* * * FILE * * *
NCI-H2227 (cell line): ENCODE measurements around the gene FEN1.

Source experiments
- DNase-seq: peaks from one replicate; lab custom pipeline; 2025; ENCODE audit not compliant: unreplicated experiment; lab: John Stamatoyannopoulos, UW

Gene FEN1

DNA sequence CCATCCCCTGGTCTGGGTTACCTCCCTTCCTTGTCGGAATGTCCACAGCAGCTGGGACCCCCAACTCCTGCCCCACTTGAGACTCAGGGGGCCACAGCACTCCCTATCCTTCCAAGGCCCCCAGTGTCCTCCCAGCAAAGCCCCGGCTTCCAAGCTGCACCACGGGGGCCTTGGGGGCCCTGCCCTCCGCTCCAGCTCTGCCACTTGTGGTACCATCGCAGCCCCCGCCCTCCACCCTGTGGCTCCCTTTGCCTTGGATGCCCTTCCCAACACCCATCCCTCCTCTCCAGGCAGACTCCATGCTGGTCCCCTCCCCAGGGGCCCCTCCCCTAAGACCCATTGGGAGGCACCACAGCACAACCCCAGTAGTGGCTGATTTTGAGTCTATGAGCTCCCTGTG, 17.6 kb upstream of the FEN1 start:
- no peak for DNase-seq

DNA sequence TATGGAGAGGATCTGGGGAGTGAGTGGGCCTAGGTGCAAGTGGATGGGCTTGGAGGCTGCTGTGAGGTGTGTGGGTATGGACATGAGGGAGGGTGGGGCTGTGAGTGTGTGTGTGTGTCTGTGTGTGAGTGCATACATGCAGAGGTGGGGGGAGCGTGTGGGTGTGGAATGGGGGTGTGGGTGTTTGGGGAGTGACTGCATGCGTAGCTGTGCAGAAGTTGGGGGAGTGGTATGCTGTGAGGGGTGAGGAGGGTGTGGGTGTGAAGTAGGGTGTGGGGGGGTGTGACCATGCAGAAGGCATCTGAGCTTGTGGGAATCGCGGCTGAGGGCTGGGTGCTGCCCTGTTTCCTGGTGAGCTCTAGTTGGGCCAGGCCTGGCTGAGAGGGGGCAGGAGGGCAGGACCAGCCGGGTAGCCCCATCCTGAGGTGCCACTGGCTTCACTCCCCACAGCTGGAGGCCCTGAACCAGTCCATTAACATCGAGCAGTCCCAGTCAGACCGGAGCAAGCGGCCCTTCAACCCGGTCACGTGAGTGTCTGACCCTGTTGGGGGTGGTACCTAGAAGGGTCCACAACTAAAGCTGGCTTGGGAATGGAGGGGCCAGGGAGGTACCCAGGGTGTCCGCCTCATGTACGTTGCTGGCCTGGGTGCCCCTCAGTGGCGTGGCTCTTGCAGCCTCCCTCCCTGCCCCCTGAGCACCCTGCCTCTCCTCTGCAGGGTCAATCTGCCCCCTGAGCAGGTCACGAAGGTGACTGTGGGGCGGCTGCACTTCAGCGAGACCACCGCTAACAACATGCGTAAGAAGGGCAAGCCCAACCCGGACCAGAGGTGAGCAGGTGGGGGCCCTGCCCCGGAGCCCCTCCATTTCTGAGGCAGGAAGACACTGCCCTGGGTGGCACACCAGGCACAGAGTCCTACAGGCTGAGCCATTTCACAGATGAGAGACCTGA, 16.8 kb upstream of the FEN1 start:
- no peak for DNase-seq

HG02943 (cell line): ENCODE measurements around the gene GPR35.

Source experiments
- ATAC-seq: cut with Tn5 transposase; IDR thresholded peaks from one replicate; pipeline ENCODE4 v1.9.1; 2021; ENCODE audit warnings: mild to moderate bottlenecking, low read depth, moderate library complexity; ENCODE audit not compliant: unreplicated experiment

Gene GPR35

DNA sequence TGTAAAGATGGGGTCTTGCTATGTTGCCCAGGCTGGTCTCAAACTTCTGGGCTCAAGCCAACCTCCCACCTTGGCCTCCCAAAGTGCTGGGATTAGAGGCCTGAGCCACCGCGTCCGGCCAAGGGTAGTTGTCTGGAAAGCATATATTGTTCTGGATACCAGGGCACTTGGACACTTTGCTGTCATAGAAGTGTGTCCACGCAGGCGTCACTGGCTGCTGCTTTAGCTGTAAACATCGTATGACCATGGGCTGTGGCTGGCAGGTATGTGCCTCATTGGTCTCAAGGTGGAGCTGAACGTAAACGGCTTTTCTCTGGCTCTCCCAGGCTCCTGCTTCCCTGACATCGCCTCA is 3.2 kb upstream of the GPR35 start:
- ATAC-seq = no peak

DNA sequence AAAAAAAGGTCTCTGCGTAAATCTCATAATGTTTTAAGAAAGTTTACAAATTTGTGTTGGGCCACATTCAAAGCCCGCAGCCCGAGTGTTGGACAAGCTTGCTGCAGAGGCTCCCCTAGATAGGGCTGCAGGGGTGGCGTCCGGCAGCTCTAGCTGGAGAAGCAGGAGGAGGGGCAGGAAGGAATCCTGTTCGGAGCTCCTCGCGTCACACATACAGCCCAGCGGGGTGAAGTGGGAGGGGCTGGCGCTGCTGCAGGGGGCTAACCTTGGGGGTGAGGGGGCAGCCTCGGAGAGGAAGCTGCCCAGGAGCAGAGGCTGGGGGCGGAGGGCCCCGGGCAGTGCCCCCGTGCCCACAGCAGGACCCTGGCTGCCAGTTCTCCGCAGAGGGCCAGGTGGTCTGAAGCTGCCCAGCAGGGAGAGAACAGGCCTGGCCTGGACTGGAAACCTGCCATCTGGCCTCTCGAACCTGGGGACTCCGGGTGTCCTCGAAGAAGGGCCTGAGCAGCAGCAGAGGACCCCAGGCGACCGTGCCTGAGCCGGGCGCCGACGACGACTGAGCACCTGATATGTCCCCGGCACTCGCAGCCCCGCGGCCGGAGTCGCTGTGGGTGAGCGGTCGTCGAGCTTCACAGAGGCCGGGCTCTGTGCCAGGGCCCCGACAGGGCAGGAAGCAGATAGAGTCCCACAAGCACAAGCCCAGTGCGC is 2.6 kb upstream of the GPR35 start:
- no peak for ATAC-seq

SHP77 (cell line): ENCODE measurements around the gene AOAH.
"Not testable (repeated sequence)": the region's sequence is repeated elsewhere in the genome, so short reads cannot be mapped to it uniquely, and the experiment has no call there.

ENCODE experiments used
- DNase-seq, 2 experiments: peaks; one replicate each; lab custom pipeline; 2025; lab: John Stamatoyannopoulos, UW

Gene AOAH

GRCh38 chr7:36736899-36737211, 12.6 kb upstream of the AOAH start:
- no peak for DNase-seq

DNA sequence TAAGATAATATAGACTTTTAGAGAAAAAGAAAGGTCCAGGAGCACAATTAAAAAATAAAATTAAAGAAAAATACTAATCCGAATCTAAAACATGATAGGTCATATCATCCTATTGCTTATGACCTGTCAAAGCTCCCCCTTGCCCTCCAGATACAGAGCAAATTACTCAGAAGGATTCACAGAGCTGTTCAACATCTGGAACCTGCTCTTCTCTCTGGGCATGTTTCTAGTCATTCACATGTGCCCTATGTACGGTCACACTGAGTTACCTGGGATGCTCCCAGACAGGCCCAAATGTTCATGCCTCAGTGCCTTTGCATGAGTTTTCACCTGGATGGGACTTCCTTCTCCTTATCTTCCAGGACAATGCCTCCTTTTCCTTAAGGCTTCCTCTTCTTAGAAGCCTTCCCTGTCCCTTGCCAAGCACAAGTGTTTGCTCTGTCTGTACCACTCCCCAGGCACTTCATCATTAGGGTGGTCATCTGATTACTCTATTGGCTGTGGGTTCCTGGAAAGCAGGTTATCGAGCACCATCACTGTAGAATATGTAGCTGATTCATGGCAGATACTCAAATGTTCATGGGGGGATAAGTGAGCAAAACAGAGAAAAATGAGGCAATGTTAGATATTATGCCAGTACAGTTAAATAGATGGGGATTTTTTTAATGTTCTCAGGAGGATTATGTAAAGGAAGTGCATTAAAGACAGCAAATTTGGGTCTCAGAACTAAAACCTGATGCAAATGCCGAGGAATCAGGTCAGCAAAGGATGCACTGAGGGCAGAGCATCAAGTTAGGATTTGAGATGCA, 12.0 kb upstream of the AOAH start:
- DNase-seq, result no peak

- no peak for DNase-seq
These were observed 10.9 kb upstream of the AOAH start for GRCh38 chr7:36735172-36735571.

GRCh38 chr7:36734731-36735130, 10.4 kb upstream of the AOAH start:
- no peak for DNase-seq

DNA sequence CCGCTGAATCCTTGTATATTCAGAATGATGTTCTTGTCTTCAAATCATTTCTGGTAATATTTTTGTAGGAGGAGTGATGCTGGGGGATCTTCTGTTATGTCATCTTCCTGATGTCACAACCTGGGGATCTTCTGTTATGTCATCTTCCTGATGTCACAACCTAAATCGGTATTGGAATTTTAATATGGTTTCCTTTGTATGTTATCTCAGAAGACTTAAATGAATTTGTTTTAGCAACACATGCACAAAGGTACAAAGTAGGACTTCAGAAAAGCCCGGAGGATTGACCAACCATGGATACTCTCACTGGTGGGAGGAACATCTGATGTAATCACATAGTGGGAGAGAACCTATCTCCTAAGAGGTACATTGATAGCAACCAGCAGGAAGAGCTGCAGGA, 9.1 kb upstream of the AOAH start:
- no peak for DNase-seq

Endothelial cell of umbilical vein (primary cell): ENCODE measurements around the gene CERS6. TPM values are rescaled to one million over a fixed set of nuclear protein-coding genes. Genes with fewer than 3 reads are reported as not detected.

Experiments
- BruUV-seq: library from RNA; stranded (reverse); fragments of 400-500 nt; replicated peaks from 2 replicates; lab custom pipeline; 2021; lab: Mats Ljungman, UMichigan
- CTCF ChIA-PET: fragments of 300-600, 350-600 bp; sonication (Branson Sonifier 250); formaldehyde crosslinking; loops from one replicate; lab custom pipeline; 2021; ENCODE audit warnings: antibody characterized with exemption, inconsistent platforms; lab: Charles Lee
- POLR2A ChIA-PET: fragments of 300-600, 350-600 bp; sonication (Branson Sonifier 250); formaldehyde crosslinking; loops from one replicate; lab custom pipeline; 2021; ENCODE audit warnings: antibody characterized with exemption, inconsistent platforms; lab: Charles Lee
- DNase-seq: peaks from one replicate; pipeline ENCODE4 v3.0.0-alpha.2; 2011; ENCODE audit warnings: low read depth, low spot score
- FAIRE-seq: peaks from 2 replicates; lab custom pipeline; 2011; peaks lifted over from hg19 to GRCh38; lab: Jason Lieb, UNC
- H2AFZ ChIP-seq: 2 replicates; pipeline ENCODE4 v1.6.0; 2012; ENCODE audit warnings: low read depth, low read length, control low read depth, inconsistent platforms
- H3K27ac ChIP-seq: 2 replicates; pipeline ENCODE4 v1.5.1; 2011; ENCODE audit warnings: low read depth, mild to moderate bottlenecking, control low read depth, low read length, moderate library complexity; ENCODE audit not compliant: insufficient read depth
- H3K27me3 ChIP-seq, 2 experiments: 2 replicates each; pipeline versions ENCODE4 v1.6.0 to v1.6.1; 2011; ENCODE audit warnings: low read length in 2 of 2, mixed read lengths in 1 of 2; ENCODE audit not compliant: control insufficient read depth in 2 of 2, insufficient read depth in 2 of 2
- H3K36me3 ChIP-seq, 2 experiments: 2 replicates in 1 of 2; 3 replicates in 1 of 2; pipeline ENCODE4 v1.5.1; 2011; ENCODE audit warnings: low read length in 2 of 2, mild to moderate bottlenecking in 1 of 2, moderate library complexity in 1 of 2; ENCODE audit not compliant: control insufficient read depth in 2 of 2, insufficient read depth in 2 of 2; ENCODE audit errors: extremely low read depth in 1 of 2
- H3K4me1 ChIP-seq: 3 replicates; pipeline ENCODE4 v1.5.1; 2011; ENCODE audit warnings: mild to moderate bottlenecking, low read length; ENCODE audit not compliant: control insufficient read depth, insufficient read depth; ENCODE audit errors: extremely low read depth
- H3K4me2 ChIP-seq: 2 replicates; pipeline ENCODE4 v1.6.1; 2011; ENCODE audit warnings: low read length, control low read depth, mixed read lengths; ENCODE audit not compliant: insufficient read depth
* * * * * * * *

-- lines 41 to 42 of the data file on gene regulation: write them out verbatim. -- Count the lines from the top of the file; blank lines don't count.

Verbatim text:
- H3K27me3 ChIP-seq, 2 experiments: 2 replicates each; pipeline versions ENCODE4 v1.6.0 to v1.6.1; 2011; ENCODE audit warnings: low read length in 2 of 2, mixed read lengths in 1 of 2; ENCODE audit not compliant: control insufficient read depth in 2 of 2, insufficient read depth in 2 of 2
- H3K36me3 ChIP-seq, 2 experiments: 2 replicates in 1 of 2; 3 replicates in 1 of 2; pipeline ENCODE4 v1.5.1; 2011; ENCODE audit warnings: low read length in 2 of 2, mild to moderate bottlenecking in 1 of 2, moderate library complexity in 1 of 2; ENCODE audit not compliant: control insufficient read depth in 2 of 2, insufficient read depth in 2 of 2; ENCODE audit errors: extremely low read depth in 1 of 2